Dec 16, 2016 Pat rated it it was amazing
As a fan of murder mysteries, I appreciate the focus (though not the writing). But I didn't buy this book for the mysteries; I bought it for the miniature scenes. As a collector of dollhouse miniatures, I can only say, "Wow." The scenes are amazing, with spectacular detail. That's what my 5 stars are for: the rooms are well photographed, and it's possible to really appreciate the work that went into building these rooms.
Sep 03, 2013 Kayla rated it did not like it
I was not satisfied with this book. There was a bunch of text in the beginning and the rest of the book was dollhouse like pictures of crime scenes. That was it. Not much info on the crime scenes themselves as much as on the photographer and way the scenes were set up. I think I was expecting more on the crime scenes themselves and because of that I was greatly disappointed. I got this as a gift and it was promptly returned. Not so much the books fault, maybe just my expectations.
Jul 08, 2008 Liz rated it really liked it
While the photographs in this book are executed with interesting camera angles and dramatic lighting, they sadly don't ever show the miniature scenes in their entirety. Illustrated room overviews were coupled with teasing descriptions of things not visible in the photographs. On the other hand, the photos do show the incredible amount of work and the amazing details put into each scene. It has convinced me that I need to see the Nutshells in person. Anyone want to take a trip to Baltimore?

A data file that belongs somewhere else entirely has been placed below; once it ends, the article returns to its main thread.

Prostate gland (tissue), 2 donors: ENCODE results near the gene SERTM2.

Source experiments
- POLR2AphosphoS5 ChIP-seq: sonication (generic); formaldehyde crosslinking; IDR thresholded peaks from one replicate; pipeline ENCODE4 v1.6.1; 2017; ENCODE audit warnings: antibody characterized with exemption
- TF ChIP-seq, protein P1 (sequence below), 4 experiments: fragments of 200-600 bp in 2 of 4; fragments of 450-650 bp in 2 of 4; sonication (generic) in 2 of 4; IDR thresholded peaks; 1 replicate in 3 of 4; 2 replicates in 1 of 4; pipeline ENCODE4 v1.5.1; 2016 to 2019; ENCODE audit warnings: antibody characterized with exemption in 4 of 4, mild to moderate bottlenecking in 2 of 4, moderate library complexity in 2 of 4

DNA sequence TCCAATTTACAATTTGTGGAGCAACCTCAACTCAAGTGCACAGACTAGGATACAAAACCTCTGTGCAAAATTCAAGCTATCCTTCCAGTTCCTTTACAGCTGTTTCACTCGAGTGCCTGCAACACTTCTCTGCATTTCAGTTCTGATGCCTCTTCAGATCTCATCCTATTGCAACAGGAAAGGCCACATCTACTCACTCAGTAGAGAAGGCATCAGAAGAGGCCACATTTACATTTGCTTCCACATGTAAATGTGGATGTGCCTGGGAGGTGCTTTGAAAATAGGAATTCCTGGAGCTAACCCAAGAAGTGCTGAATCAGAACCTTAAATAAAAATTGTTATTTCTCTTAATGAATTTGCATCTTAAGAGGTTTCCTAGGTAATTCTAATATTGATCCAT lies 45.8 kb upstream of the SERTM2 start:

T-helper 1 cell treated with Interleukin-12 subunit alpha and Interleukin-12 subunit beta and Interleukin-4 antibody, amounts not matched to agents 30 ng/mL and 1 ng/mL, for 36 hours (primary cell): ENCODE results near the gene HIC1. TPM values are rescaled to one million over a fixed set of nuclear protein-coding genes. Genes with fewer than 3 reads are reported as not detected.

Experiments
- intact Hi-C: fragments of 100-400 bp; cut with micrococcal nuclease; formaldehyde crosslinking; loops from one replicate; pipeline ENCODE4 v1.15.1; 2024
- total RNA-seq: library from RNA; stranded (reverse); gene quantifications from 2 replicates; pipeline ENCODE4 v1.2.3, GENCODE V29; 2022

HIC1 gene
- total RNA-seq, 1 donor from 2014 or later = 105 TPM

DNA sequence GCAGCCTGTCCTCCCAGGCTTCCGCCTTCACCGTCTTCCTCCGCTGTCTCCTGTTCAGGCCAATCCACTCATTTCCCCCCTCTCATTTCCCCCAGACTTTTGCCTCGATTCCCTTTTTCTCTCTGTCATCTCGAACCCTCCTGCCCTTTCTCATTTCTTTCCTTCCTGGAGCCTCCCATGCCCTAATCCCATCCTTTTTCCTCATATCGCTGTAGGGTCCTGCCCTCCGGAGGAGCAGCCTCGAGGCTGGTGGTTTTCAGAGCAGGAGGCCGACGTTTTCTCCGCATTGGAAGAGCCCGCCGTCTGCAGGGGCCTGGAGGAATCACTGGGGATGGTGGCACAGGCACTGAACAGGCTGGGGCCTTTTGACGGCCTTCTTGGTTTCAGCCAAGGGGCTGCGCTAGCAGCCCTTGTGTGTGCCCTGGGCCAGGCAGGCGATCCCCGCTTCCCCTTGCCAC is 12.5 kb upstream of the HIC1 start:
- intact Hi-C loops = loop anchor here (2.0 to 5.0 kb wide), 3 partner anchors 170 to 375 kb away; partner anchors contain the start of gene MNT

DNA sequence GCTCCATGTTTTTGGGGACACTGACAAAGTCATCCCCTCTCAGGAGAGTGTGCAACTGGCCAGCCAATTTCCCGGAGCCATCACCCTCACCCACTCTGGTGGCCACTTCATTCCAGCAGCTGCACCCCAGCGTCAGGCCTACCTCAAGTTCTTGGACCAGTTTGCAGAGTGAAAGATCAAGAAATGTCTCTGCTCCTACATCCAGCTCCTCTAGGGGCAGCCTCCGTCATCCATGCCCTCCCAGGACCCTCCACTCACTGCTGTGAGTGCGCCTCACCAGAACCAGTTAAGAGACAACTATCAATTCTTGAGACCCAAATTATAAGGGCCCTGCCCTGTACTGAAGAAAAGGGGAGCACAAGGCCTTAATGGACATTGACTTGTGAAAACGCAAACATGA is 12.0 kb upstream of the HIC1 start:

Mar 04, 2015 Wendy rated it really liked it
Shelves: non-fic
I am fascinated by Frances Glessner Lee, who created the Nutshell Studies. I originally learned about her through a podcast, and have been doing more research. In the 30's & 40's she created crime scenes on a 1"=1' scale, which were then used to train police officers on forensics. They are still in use in Maryland, and I'm dying to go see them! Also having some interesting thoughts about renovating the dollhouse my grandpa made me when I was little. :)
Apr 29, 2011 Beth rated it really liked it
In the 1930s, Frances Glessner Lee, who apparently had a lot of time on her hands and no other use for her dollhouse hobby, created a series of death scenes that are used for training by investigators. Botz went through and photographed some of these scenes, and for very few, provided explanations of whether is was an accidental death, murder, or suicide. I have learned throughout this book that I would make a crappy investigator. Still, fun to look at.
Mar 09, 2008 Flora rated it it was amazing